On April 12, 2022, the U.S. State Department released its 2021 Country Reports on Human Rights. This report is the latest annual report for nearly five decades that “strive[s] to provide a factual and objective record on the status of human rights worldwide.” The 2021 report covers 198 countries and territories. 
Cameroon Human Rights
Here is the outline of the details on the status of various human rights in each of the 198 countries and territories, including Cameroon:
Section 1. Respect for the Integrity of the Person
- Arbitrary Deprivation of Life and Other Unlawful or Politically Motivated Killings
- Torture and Other Cruel, Inhuman, or Degrading treatment or Punishment
- Arbitrary Arrest or Detention
- Denial of Fair Public Trial
- Arbitrary or Unlawful Interference with Privacy, Family, Home, Or Correspondence
Section 2. Respect for Civil Liberties
- Freedom of Expression, Including for Members of the Press and Other Media
- Freedom of Peaceful Assembly and Association
- Freedom of Religion
- Freedom of Movement and the Right To Leave the Country
- Status and Treatment of Internally Displaced People
- Protection of Refugees
Section 3. Freedom to Participate in the Political Process
Section 4. Corruption and Lack of Transparency in Government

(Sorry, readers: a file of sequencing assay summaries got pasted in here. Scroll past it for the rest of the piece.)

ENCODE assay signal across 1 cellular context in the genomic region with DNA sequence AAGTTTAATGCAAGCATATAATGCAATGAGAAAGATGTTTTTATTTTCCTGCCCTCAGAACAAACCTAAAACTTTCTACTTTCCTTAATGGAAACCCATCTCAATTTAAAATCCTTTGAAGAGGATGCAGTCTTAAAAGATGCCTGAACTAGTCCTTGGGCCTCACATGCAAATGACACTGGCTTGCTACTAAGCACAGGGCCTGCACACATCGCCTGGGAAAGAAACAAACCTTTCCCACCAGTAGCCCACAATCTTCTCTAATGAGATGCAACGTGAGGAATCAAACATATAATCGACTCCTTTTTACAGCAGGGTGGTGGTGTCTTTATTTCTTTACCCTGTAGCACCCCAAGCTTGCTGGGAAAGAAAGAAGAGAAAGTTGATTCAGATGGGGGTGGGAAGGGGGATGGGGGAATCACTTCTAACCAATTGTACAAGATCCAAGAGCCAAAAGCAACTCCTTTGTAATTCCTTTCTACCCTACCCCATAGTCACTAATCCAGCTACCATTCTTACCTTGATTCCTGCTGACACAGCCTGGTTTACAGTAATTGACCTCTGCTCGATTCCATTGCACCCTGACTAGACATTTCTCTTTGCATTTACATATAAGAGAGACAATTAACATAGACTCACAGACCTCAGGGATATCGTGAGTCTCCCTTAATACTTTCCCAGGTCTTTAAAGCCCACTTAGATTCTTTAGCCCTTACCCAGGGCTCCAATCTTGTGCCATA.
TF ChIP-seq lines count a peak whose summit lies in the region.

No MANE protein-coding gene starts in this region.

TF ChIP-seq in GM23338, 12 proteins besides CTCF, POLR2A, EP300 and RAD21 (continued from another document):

Section 5. Governmental Posture Towards International and Nongovernmental Investigation of Alleged Abuses of Human Rights
Section 6. Discrimination and Societal Abuses
Section 7. Worker Rights
Executive Summary of Cameroon Human Rights
The report on Cameroon begins with the following Executive Summary.
“Cameroon is a republic dominated by a strong presidency. The president retains power over the legislative and judicial branches of government. The ruling political party, the Cameroon People’s Democratic Movement, has remained in power since its creation in 1985. The country held legislative elections in February 2020 that were marked by irregularities. The ruling party won 152 of 180 National Assembly seats. Paul Biya has served as president since 1982. He was last reelected in 2018 in an election marked by irregularities.”